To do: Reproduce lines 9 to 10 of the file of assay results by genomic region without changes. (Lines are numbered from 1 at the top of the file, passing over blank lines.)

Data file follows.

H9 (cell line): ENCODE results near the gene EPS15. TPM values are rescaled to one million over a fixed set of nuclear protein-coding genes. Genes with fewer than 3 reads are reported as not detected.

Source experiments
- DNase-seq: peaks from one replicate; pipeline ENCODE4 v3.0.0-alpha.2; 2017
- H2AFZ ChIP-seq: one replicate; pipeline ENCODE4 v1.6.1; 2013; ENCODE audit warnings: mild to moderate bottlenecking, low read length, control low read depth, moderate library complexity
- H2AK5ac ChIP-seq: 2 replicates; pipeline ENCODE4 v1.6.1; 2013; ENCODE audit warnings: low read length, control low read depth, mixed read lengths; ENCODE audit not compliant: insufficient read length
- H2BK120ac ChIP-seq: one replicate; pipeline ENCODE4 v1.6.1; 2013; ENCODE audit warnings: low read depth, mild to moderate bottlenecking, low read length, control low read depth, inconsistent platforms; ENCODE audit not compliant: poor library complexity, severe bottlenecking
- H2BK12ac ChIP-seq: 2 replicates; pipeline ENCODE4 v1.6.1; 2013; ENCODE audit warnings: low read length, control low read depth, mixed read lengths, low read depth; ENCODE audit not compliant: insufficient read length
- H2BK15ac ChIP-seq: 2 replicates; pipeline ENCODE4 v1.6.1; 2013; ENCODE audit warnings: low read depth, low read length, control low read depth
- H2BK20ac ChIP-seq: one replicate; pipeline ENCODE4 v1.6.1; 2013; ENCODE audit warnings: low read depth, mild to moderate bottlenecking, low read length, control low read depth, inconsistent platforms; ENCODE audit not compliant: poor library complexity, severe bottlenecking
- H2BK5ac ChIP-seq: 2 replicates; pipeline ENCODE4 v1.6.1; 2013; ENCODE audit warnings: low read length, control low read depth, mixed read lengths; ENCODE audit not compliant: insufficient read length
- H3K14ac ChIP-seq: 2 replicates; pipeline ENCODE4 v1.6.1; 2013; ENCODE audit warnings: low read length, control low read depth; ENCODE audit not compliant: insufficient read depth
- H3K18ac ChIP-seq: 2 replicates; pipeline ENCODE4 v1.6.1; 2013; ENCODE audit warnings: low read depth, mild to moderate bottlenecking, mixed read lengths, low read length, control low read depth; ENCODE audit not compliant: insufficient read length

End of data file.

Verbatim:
- H2BK20ac ChIP-seq: one replicate; pipeline ENCODE4 v1.6.1; 2013; ENCODE audit warnings: low read depth, mild to moderate bottlenecking, low read length, control low read depth, inconsistent platforms; ENCODE audit not compliant: poor library complexity, severe bottlenecking
- H2BK5ac ChIP-seq: 2 replicates; pipeline ENCODE4 v1.6.1; 2013; ENCODE audit warnings: low read length, control low read depth, mixed read lengths; ENCODE audit not compliant: insufficient read length